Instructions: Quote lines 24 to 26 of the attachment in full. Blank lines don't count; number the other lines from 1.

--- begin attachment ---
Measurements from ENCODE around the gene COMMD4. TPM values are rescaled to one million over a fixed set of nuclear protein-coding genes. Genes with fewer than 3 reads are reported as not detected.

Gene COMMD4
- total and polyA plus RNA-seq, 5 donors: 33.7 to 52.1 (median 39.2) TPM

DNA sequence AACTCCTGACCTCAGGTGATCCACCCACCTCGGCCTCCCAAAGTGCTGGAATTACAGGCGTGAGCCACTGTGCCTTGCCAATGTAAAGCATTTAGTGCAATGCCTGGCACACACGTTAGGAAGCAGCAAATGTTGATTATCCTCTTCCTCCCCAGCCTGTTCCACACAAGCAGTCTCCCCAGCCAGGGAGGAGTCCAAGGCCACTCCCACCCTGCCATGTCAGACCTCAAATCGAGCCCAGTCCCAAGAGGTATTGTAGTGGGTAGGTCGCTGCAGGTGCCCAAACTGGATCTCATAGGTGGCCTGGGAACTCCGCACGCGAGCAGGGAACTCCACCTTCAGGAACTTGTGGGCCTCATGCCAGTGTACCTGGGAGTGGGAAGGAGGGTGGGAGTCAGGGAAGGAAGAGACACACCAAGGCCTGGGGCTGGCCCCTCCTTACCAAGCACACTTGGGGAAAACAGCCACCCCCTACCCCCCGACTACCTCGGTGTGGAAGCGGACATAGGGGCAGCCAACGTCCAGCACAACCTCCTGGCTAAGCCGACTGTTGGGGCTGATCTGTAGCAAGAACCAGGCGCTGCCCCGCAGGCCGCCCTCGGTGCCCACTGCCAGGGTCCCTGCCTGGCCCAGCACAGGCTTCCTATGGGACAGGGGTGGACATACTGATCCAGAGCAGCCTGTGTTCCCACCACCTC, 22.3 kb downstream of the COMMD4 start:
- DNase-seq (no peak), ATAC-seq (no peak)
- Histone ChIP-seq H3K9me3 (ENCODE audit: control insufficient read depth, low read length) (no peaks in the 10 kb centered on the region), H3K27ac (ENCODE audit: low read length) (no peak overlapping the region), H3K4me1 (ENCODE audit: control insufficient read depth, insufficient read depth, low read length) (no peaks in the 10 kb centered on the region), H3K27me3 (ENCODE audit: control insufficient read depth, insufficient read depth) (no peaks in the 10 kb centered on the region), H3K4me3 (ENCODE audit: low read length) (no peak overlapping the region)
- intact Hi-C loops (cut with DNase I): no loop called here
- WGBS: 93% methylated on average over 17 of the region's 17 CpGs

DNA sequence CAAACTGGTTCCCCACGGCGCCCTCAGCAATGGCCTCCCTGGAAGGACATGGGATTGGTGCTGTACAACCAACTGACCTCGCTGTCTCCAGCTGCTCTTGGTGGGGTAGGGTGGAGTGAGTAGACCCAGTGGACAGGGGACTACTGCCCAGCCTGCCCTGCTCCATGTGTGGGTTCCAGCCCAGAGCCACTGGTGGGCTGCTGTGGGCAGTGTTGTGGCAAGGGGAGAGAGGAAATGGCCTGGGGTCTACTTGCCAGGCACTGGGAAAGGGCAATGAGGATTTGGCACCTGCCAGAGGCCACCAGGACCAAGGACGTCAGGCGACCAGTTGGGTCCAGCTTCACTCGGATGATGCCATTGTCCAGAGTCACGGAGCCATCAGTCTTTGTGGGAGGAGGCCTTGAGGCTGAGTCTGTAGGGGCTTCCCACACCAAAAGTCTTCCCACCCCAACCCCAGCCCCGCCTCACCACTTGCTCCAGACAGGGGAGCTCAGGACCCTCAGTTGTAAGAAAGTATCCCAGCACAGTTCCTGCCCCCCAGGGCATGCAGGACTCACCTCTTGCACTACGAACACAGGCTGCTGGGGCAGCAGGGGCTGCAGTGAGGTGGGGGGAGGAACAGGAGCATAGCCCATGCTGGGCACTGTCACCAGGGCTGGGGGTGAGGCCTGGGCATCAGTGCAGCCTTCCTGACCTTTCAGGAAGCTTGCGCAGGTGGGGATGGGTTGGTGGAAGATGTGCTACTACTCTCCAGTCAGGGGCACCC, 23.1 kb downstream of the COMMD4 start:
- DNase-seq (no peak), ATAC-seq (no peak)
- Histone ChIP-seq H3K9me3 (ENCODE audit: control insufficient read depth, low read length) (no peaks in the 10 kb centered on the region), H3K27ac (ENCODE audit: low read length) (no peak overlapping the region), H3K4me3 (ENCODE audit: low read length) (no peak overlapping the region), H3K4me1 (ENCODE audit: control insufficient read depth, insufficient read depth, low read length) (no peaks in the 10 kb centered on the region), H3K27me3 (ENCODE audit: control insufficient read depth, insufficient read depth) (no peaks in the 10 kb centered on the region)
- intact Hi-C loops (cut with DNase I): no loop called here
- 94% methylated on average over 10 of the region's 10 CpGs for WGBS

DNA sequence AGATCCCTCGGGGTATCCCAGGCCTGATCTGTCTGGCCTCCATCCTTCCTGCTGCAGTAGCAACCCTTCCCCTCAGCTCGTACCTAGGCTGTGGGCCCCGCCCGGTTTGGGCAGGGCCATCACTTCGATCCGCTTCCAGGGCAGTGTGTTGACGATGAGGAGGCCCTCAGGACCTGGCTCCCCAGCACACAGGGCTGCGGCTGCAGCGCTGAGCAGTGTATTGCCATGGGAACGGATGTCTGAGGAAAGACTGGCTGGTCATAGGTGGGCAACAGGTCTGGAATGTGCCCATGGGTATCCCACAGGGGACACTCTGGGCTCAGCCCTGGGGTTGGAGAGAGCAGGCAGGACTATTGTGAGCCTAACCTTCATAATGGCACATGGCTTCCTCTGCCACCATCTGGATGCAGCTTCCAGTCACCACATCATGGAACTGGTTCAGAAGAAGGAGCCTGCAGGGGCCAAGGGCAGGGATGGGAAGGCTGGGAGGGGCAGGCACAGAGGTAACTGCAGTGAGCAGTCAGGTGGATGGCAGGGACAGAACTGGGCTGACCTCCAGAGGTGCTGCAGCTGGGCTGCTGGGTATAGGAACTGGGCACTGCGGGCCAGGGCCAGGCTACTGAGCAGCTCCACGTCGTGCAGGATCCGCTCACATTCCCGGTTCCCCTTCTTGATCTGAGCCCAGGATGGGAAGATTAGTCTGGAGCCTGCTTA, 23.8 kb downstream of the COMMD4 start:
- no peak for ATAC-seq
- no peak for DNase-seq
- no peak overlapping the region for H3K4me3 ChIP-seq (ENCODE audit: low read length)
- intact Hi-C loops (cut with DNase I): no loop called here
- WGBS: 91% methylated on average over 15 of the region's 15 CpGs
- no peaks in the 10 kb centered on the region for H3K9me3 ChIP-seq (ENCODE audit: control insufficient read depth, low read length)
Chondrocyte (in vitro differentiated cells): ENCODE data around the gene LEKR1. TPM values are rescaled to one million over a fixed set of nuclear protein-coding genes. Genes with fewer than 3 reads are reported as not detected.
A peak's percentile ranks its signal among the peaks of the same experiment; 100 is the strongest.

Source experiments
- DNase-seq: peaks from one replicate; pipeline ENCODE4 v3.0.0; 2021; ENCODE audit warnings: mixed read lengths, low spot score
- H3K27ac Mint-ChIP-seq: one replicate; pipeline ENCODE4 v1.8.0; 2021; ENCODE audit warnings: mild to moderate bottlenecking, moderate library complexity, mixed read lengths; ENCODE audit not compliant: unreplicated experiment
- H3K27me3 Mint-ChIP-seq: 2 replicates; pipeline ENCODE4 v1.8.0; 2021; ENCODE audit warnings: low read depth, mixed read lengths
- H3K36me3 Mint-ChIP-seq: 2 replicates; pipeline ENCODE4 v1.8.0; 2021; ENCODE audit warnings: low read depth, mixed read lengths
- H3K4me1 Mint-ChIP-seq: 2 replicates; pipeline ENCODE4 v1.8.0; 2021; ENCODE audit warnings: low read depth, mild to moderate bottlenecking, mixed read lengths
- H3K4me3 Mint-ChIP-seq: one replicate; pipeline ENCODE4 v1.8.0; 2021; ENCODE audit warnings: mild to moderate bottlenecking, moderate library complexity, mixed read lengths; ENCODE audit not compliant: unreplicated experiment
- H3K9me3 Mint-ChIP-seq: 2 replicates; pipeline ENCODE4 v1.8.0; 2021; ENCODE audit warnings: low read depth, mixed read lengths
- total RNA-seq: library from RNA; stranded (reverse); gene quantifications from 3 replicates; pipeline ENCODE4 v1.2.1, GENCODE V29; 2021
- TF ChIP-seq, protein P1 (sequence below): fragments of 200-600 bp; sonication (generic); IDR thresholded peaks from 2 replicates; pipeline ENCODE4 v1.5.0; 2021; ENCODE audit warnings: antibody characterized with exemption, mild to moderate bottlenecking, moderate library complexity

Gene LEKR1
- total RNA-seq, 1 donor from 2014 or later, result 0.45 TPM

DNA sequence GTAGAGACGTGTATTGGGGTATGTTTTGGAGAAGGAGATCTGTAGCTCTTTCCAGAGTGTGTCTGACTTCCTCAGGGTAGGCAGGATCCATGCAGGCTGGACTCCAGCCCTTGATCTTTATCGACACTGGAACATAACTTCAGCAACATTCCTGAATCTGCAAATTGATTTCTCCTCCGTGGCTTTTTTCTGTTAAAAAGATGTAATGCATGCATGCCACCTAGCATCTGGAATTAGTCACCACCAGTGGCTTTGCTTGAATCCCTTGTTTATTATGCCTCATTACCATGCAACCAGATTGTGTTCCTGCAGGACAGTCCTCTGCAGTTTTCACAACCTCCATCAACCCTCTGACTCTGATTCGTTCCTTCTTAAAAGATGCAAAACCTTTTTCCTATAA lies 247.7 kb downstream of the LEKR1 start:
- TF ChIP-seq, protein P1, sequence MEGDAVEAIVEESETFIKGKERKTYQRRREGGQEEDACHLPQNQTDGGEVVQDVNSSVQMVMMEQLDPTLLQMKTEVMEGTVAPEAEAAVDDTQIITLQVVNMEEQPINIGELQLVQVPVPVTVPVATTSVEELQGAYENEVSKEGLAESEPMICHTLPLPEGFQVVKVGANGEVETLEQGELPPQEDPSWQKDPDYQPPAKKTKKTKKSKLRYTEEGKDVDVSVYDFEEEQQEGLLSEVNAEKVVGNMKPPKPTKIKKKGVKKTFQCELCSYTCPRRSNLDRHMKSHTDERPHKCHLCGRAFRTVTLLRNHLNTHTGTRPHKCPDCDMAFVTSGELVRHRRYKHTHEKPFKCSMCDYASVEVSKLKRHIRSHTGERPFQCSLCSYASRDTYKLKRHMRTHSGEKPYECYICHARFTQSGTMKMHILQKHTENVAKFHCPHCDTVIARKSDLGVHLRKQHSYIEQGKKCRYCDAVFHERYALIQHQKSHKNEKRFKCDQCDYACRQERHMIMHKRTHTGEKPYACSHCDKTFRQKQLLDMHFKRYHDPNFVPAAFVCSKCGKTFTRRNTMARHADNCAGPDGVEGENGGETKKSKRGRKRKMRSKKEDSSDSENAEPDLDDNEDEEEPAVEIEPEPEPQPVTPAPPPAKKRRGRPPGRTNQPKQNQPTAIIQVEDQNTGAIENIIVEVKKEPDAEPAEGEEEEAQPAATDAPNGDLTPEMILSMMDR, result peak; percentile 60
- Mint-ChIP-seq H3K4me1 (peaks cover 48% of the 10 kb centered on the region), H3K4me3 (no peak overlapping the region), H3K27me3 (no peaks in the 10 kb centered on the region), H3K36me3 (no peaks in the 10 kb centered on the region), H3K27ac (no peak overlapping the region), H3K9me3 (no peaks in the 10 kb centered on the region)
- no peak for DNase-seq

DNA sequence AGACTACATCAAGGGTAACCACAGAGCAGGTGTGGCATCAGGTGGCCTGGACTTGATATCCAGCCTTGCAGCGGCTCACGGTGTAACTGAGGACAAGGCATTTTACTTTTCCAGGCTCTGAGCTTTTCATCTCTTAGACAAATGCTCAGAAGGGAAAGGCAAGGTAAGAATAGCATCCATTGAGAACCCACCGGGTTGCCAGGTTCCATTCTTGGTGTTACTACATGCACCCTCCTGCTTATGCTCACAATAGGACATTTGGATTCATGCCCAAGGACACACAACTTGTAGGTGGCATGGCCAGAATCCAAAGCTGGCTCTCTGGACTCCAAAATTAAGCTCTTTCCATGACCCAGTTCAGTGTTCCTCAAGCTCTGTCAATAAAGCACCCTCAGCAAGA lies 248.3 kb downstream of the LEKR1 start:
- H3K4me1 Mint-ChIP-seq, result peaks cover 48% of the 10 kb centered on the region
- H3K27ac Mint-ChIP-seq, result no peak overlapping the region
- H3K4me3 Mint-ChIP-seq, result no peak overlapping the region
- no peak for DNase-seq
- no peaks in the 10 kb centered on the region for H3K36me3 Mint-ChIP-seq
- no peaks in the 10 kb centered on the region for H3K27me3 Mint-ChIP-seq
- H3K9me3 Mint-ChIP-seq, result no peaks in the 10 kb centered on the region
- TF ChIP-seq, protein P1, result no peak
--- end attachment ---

- DNase-seq: peaks from one replicate; pipeline ENCODE4 v3.0.0; 2021; ENCODE audit warnings: mixed read lengths, low spot score
- H3K27ac Mint-ChIP-seq: one replicate; pipeline ENCODE4 v1.8.0; 2021; ENCODE audit warnings: mild to moderate bottlenecking, moderate library complexity, mixed read lengths; ENCODE audit not compliant: unreplicated experiment
- H3K27me3 Mint-ChIP-seq: 2 replicates; pipeline ENCODE4 v1.8.0; 2021; ENCODE audit warnings: low read depth, mixed read lengths